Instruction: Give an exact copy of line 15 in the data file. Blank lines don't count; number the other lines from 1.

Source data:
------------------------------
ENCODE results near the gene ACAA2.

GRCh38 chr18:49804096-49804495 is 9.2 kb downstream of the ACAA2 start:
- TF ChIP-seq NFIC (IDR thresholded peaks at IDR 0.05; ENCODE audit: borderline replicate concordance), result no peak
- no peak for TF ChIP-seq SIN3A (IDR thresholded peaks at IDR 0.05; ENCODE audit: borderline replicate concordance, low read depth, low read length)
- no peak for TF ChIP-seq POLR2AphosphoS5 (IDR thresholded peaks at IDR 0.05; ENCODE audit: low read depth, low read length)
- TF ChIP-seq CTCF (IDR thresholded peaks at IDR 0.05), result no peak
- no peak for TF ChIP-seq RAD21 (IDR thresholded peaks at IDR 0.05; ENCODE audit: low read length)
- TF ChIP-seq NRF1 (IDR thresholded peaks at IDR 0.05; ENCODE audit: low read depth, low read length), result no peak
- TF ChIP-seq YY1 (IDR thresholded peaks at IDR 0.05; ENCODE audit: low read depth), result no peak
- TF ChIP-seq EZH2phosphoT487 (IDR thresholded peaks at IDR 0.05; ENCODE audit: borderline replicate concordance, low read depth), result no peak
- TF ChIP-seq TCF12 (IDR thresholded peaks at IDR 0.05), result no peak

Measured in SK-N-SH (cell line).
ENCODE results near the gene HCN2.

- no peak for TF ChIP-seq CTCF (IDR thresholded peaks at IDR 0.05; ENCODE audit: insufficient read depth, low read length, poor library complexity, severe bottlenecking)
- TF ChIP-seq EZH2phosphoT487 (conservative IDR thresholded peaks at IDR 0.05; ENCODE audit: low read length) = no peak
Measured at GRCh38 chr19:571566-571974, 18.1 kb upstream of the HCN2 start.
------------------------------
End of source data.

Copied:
- TF ChIP-seq EZH2phosphoT487 (conservative IDR thresholded peaks at IDR 0.05; ENCODE audit: low read length) = no peak